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Norton Museum announces Director Hope Alswang's retirement in March 2019
Hope Alswang. Photo: Jacek Gancarz.

WEST PALM BEACH, FLA.- Hope Alswang, who brought The Norton Museum of Art into the forefront of the nation’s institutions dedicated to a more inclusive approach to art, both contemporary and historic, announced today that she will retire as Executive Director and CEO as of March 1, 2019. She will cap her transformative nearly nine-year tenure at the West Palm Beach museum with the opening on February 9, 2019 of a major expansion and enhancement designed by Pritzker Prize-winning architect Lord Norman Foster.

Under Alswang’s leadership, the Norton is in the final phase of a $100 million capital campaign for The New Norton. Throughout her tenure, the Museum has significantly expanded its collection, receiving donations of more than 875 artworks and acquiring more than 700, which notably increased its collections in contemporary art and photography. With these additions, the Norton grew its representation of works by women artists and artists of color by more than 150. In addition, Alswang inaugurated the Recognition of Art by Women (RAW) exhibition series, which highlights living women artists; organized critically acclaimed exhibitions; and embedded the Museum more deeply in its community by increasing opportunities for free admission and programs for the public.

“Hope has had an electrifying effect on the Norton Museum of Art during her tenure,” said Harry Howell, Chairman of the Board of Trustees. “In supporting our curators to develop groundbreaking exhibitions and significantly expand the permanent collection, she has brought the Museum global attention. Now, thanks to her efforts and those of a committed board of trustees and dynamic staff, the Norton is on the cusp of successfully realizing a stunning new wing and beautifully enhanced campus that will transform this institution.”

Mr. Howell added that the Trustees have formed a Search Committee to find a new director and that the search is underway.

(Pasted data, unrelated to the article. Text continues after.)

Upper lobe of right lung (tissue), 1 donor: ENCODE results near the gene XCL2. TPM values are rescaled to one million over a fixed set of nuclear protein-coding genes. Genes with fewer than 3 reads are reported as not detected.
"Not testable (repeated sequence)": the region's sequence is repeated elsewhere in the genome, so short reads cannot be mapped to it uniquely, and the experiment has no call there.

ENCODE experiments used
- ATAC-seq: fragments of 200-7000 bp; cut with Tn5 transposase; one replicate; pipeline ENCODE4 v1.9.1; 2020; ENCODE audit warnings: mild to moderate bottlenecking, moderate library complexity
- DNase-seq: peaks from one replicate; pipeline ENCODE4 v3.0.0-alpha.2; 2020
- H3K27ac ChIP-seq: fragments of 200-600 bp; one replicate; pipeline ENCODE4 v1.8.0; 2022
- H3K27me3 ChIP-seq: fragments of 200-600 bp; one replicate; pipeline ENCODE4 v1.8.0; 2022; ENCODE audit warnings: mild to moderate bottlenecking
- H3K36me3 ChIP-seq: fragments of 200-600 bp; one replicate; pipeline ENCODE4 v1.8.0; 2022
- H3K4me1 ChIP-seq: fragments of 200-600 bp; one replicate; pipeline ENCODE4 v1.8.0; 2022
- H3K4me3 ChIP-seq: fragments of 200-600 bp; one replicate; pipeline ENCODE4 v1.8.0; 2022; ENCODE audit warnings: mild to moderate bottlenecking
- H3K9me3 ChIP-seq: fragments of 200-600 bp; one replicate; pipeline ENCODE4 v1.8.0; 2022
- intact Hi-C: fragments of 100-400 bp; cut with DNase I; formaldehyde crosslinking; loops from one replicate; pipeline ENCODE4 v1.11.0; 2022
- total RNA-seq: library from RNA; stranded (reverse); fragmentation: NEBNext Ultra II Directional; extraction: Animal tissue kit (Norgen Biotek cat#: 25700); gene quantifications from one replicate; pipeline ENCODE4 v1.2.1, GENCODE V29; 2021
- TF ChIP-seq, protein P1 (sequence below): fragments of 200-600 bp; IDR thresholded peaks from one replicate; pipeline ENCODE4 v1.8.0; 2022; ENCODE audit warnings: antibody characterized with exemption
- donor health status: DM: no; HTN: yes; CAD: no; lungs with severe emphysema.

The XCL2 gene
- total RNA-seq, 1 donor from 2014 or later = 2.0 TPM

“Hope is a force of nature, and someone I’ve enjoyed working with immensely,” said Beth Rudin DeWoody, a long-time supporter of the Norton. “She truly believes in museums as dynamic institutions that can both embrace the work of today and also thoughtfully revisit the work of the past to help visitors understand it in a new light. I’ve especially admired the way in which she supports the curators.”

Hope Alswang said, “The founder of this institution, Ralph Norton, gave the Museum a simple, but powerful mission: to share and celebrate great works of art with the public. During my time here, in collaboration with a remarkably dedicated board of trustees and brilliantly talented staff, I’ve tried to interpret the meaning of that mission. Which works do we designate as great art? What are the ways in which we can share and celebrate them? Who do we mean, when we speak of the public? The answers we formulated together have now taken tangible form in our new wing. I am deeply grateful to everyone who has contributed to creating a Norton that is larger in every way: its campus, its approach to art, its embrace of the community, and its new place on the world stage.”

During her tenure as director, Alswang undertook two parallel goals: to make the Norton a more meaningful and significant institution in the wider museum field; and to create a more welcoming environment and relevant cultural center for the Palm Beach County community and beyond.